European stock markets dropped on Tuesday amid investor caution as the US Federal Reserve faces decisions on whether to start scaling back its huge stimulus programme.
Indices fell on profit-taking a day after rising sharply amid largely positive eurozone economic data, traders said.
London's benchmark FTSE 100 index dropped 0.42 percent to stand at 6,494.96 points in afternoon trading.
Frankfurt's DAX 30 slipped 0.38 percent to 9,128.98 points and the CAC 40 in Paris shed 0.91 percent to 4,082.56 compared with Monday's closing values.
"Yesterday's rally led many to believe that tapering had either been fully priced in or that investors did not believe the Fed would act at this month's meeting," said Craig Erlam, market analyst at Alpari traders.
The Fed starts a two-day monetary policy meeting on Tuesday when it must weigh whether the US economy is strong enough to cut back its $85 billion-a-month stimulus programme.
Global markets have mostly fallen over the past week as investors speculate about the future of the Fed's bond-buying, which had helped fuel an equities rally since it was unveiled in September last year.
A strong report Monday on US industrial output increased the chances of a swift start to Fed tapering, according to analysts.
In Europe's biggest economy Germany, investors ended the year in upbeat mood with sentiment hitting a seven-and-a-half year high amid optimism about the outlook for 2014, a survey on Tuesday showed.
The widely-watched investor confidence index calculated by the ZEW economic institute jumped by 7.4 points to 62.0 points in December, its highest level since April 2006.
"With regard to 2014, financial market experts are quite optimistic. Despite rather disappointing economic data released recently, they expect economic developments in Germany and the eurozone to improve further in 2014," said ZEW chief Clemens Fuest.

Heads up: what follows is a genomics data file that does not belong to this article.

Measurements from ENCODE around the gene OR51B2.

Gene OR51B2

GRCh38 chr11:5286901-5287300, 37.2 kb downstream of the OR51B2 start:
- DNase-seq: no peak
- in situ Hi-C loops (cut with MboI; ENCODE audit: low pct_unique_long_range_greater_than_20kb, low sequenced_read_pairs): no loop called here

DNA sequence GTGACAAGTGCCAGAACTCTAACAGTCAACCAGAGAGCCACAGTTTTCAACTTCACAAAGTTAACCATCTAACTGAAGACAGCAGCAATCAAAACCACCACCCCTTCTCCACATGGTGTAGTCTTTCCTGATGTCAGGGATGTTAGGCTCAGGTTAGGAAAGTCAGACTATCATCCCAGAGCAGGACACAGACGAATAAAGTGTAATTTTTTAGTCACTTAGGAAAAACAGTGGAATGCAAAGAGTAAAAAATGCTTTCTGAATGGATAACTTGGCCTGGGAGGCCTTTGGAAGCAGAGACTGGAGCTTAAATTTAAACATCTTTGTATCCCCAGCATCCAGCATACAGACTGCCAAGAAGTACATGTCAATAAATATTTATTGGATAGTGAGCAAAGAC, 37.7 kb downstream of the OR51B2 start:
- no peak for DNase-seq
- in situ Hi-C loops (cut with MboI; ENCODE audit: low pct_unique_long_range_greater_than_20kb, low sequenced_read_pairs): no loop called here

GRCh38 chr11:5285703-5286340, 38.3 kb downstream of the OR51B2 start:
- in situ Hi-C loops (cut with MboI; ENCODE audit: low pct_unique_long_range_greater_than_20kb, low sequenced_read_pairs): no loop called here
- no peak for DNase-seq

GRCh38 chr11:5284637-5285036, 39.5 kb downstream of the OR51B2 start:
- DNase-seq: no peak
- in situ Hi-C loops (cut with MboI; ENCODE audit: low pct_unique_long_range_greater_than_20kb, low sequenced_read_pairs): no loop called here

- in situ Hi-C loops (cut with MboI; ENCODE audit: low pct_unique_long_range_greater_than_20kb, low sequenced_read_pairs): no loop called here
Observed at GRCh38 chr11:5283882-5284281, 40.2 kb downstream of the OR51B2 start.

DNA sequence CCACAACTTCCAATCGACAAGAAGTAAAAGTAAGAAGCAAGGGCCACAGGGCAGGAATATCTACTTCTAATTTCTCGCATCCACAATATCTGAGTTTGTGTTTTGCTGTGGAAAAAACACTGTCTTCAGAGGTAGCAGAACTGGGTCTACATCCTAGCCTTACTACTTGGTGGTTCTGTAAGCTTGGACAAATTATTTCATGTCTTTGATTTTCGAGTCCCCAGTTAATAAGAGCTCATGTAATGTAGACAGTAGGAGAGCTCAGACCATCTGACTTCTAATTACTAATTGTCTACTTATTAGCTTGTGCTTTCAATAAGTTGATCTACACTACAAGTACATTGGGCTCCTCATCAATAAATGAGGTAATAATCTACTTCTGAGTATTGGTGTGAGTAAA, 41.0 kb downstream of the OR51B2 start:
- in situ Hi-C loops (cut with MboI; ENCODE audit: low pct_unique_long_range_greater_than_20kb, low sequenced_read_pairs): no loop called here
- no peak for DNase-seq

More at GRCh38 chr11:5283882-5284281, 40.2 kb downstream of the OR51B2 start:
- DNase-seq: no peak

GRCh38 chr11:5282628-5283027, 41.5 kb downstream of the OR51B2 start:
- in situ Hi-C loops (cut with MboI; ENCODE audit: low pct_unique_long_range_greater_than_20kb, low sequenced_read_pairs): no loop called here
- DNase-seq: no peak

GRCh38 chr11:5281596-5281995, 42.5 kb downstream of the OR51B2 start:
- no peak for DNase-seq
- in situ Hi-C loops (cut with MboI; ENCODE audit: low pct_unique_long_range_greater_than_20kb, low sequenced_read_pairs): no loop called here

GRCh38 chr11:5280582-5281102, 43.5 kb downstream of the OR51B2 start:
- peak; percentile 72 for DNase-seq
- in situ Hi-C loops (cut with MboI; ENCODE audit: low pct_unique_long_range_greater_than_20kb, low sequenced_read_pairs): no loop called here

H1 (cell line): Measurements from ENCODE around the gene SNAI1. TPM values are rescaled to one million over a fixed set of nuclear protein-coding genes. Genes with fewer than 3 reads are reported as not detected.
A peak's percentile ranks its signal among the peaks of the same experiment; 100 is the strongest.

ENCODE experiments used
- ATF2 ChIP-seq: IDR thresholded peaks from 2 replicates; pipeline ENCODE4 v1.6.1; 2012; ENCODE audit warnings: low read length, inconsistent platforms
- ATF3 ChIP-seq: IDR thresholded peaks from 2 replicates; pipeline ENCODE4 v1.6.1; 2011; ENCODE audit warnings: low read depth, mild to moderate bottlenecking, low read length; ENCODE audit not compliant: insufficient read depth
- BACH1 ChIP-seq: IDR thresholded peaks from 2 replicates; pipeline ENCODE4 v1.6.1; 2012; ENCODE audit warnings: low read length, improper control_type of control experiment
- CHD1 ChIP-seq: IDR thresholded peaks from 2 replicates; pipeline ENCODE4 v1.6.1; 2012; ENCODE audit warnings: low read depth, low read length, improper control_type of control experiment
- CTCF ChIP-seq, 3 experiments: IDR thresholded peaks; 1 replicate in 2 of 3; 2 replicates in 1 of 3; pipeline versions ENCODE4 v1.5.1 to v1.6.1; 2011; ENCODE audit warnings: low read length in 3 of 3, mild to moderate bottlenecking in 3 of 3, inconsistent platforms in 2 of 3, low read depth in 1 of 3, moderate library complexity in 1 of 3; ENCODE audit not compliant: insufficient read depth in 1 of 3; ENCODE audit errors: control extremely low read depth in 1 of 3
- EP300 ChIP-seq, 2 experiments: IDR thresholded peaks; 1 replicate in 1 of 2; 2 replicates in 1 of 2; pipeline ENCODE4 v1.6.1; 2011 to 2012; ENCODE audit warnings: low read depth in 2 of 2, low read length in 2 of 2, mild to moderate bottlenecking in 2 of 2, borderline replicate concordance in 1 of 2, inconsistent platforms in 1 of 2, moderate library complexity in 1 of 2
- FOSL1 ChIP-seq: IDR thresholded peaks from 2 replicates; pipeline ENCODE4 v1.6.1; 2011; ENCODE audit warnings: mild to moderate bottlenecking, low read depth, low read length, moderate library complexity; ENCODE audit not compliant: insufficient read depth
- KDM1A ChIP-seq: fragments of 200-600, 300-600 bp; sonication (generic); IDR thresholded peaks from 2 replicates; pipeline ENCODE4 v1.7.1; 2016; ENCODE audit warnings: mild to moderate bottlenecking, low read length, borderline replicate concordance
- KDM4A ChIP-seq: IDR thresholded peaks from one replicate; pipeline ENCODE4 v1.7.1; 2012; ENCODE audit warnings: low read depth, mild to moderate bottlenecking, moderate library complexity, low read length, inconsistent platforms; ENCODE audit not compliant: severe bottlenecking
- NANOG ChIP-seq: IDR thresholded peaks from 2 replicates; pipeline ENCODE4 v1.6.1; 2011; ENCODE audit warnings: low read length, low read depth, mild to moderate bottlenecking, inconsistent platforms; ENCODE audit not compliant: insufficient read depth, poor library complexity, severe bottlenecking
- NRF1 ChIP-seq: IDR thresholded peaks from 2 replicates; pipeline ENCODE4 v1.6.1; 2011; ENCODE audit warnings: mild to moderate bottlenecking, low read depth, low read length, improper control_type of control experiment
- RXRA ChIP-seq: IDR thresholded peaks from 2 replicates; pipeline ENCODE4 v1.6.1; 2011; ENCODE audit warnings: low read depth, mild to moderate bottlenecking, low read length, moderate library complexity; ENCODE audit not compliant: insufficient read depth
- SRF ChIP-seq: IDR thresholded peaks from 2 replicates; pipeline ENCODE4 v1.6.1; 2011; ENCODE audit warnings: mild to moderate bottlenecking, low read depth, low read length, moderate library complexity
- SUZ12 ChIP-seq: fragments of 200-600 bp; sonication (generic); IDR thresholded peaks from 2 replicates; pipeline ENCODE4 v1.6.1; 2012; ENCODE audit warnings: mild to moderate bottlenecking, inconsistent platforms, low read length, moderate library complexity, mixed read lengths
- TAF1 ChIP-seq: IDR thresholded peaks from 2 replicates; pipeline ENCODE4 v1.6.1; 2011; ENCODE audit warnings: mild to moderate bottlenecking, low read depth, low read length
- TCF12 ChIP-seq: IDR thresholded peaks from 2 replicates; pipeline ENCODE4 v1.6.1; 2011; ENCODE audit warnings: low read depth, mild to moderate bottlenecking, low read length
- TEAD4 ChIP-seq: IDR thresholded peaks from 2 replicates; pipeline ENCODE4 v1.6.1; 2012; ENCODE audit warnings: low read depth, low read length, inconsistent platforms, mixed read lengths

Against a background of concern about unusually low inflation in several countries in western and central Europe, a number of central banks announced rate decisions. Sweden, Hungary and Serbia cut their key rates.
In foreign exchange trading on Tuesday, the euro firmed to $1.3763 from $1.3761 late in New York on Monday.
The European single currency climbed to 84.50 pence from 84.41 pence on Monday. The British pound fell to $1.6285 from $1.6299.
Sterling was weighed down by official data showing that Britain's 12-month inflation fell to 2.1 percent in November, the lowest level for four years, as food and energy price rises slowed.
Gold rose to $1,237.25 an ounce on the London Bullion Market from $1,234.75 on Monday.
In company movement, Britain's biggest retailer Tesco said it had applied to open supermarkets in India, one of the first global retailers to try to enter the tough market since Delhi removed foreign investment barriers last year.
Tesco shares were down 1.77 percent at 325.15 pence in London midday deals amid amid the key festive trading period.
US stocks opened little-changed. Six minutes into trade, the Dow Jones Industrial Average advanced 0.07 percent to 15,896.29.
The broad-based S&P 500 fell 0.11 percent to 1,784.58, while the tech-rich Nasdaq Composite Index declined 0.12 percent to 4,024.51.